Many physical, chemical, and mathematical systems tend toward particular states. When perturbed, a pendulum will eventually return to a stationary, plumb position. When the square root of any positive number is repeatedly taken, the series of results will converge on 1. When hydrogen and oxygen are combined, they burn to form water. These stable states towards which processes tend are called absorptive. Thus, if a group of mating organisms is thought of as a process, what would constitute an absorptive state of that process? Clearly, one such state would be that in which all individuals in the group share an identical fully paired karyotype because any individual that deviates from this state either will be of reduced fertility or produce progeny of reduced fertility. Typically, in an unstable hybrid population, most individuals have karyotypes that are not fully paired and, consequently, are of low fertility. If a fully paired karyotype does appear in any generation, in any small group of individuals engaging in sexual reproduction, then that group will have a tremendous reproductive advantage over the other hybrids in the population. If members of that group are well enough suited to the environment in which they happen to find themselves, they will rapidly increase and become a stable chromoset (McCarthy 1995; McCarthy et al. 1995). The process producing such a recombinant derivative leads to a new stable genetic state.

Note that stabilization processes are not only stabilizing, but also formative. For example, in the case of the production of a recombinant derivative from interchromoset matings, a given hybrid variant with poor pairing might be extremely well suited to the environment in which it found itself, but be at an extreme disadvantage relative to a fully paired type when it came to producing gametes. Thus, if the paired type were even reasonably suited to its environment, it would win out. The process is formative because the genes contained in the winning, fully paired karyotype specify a particular genetic program and, thus, determine the development of a new type of organism.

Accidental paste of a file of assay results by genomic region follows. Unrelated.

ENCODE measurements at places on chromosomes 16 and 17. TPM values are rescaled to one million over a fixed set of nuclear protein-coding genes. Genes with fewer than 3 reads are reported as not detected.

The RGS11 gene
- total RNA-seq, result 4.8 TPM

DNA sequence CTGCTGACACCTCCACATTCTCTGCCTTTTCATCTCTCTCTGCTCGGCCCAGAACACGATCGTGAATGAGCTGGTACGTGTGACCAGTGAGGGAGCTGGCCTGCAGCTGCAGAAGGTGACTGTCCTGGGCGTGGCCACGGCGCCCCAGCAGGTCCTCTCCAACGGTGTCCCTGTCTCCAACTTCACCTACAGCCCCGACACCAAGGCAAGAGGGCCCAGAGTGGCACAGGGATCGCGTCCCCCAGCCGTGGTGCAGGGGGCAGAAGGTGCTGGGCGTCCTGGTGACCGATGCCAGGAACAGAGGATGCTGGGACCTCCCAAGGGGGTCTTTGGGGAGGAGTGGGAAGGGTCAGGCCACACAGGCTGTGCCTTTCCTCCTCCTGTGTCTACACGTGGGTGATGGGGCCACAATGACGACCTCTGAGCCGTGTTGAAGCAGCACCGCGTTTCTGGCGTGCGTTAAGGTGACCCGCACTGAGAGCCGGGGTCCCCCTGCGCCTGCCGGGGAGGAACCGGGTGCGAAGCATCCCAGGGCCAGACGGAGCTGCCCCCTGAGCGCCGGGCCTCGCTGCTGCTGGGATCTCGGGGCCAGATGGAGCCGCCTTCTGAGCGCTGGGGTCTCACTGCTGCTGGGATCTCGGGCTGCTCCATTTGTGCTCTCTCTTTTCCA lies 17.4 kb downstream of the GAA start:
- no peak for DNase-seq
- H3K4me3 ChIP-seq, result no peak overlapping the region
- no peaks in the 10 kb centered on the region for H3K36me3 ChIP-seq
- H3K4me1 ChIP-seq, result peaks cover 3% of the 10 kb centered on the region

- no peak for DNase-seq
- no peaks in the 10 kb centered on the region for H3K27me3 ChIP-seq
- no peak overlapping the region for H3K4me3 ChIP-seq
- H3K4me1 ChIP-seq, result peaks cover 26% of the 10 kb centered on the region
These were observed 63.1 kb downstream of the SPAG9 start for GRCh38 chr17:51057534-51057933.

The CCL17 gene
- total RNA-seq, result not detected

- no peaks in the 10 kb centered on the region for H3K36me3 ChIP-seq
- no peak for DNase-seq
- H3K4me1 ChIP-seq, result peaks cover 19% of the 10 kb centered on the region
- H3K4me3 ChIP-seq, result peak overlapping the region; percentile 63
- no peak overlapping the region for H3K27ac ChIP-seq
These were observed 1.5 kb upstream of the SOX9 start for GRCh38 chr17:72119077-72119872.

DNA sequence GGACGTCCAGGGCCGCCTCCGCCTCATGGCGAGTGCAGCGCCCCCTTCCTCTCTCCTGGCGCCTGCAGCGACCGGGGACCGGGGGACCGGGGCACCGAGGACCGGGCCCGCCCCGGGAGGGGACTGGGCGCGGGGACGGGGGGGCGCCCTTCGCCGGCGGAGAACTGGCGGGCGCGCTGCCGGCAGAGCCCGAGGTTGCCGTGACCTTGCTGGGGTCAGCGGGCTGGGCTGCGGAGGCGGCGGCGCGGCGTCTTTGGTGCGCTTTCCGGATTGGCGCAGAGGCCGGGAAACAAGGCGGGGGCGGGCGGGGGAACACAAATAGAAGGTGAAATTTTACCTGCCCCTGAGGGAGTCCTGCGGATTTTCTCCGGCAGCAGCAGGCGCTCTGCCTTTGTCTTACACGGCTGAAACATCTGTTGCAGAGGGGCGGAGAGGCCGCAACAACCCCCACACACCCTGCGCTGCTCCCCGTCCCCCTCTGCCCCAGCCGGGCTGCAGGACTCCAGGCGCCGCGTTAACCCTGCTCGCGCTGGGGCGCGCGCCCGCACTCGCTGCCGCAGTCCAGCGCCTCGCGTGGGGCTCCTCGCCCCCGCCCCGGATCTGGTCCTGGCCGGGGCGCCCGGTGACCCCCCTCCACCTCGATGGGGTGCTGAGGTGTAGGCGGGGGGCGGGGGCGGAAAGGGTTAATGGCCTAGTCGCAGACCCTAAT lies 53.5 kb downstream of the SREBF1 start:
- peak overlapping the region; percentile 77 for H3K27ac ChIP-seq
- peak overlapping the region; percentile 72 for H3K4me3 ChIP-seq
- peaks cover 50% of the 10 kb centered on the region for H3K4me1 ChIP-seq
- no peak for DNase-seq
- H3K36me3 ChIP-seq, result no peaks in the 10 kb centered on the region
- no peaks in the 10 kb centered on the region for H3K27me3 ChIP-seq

More broadly, any stabilization process involving chromosomal mutation leads to an absorptive state when it gives rise to a new life cycle in which a particular karyotype regularly gives rise to an identical offspring karyotype. For example, when two lizards hybridize to create a female parthenogen, they create a new form of life with a stable life cycle in which the karyotype is regularly replicated. Likewise a new type of grass produced by the crossing of two other grasses might be sterile but be capable of stable vegetative reproduction. In this case, too, the karyotype is stably replicated. The life cycles of such forms are perfect examples of an absorptive state — both reproduce clonally and do not change thereafter. The only possibility for change in such clonal lineages is point mutation. But point mutations are very rare, so rare in fact that distinct clones produced anciently by separate occurrences of the same type of hybrid cross are usually morphologically identical and extremely similar at the genetic level even today.

Thus, it isn't surprising that related forms treated as distinct species often differ with respect to useless traits. Under stabilization theory such traits can be viewed as by-products of the karyotypic restructuring characteristic of stabilization processes. This is true especially if such processes are assumed to be the typical source of new forms of life (as is the case under stabilization theory). Not all genes contained in the stable karyotype of a new type of organism produced by such a process would be advantageous. Some genes would be present only because they happened to be on a chromosome that happened to be present when the new karyotype first stabilized and the new chromoset became established. The total complement of genetic material defined by the stabilized karyotype would program the development of a particular stable somatype. Therefore, traits would tend to persist even if they were not beneficial, and would come to characterize the chromoset. Even detrimental traits, such as hereditary diseases, might persist for many generations if the genes specifying them were present in the initial karyotype that originally conferred reproductive stability (and no alternative, more favorable alleles existed in the chromoset). NEXT PAGE >>